Now in Legal Rebels:
Posted Jun 01, 2011 08:50 am CDT
The polls had closed only hours earlier when the electronic complaint sailed across the virtual transom over the federal courthouse door in downtown Miami just shy of 2 a.m. on Nov. 3, hitting the docket with a resounding thud.
Nearly two-thirds of the Florida voters who went to the polls the day before had cast ballots in favor of two state constitutional amendments that for the first time directly restrain lawmakers when they set out to draw new district lines for seats in the U.S. House and for both chambers of the Florida legislature.
But two incumbent politicians want to undo that vote and save their jobs by persuading the court to strike down the new rules. Though the voters spoke loudly, the representatives insist the job of line-drawing resides correctly now where it always has—with state legislators. U.S. Reps. Corrine Brown, an African-American Democrat from Jacksonville, and Mario Diaz-Balart, a Cuban-American Republican from Miami, filed the first of what likely will be endless lawsuits across the country claiming one side or the other is getting the short end of the redistricting stick. Both representatives say they’re protecting their constituents, not themselves.
Not a single line has been drawn yet in Florida, and likely one won’t be until the spring of 2012. Still, being first brings notice.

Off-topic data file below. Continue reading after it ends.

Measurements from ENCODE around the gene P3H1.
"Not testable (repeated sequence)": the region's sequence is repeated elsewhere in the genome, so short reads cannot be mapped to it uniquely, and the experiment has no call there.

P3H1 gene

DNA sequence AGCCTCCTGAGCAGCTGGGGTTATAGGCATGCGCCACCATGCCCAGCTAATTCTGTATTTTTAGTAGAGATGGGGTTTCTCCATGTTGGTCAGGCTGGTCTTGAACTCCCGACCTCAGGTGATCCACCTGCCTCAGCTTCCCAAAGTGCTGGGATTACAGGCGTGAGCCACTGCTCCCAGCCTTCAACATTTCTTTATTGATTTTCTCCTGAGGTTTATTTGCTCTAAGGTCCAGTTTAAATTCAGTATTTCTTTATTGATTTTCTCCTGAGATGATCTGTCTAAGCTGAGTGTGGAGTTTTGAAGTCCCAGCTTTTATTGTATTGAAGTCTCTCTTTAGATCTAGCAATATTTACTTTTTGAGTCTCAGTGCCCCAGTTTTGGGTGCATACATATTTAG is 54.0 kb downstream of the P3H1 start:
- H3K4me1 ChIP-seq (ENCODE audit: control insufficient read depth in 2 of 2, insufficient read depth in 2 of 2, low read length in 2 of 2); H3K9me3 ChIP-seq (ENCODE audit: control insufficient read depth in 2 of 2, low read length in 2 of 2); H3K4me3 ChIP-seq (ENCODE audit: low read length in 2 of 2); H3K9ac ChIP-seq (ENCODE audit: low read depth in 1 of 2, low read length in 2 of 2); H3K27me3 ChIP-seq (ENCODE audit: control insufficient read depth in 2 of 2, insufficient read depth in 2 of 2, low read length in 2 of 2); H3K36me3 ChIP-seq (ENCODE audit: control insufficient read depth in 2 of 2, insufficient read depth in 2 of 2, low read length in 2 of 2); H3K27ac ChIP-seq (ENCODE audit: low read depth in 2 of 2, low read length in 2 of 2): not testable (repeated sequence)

“I had been thinking about it for a long time,” says the pair’s lawyer, Stephen Michael Cody of Coral Gables. “Once we got the election results in, I talked to Corrine and I talked to Mario. They said it was a go.”
Though always a rich source of political theater and litigation, redistricting has attracted extra attention in the wake of the Republican rout of the Democrats in November. Besides wresting control of the U.S. House, Republicans gained control of both houses in 25 states, up from just 14 before the election.
Redistricting is a huge deal. While election results are good for just a couple of years, clever redistricting can rearrange the political table for decades. And in Florida, voters of both parties were evidently fed up with business as usual by the time the midterms rolled around.
Though barely a third of Florida’s 11.2 million eligible voters cast ballots, almost 63 percent favored two nearly identical amendments to the state constitution setting new rules for drawing congressional and legislative districts.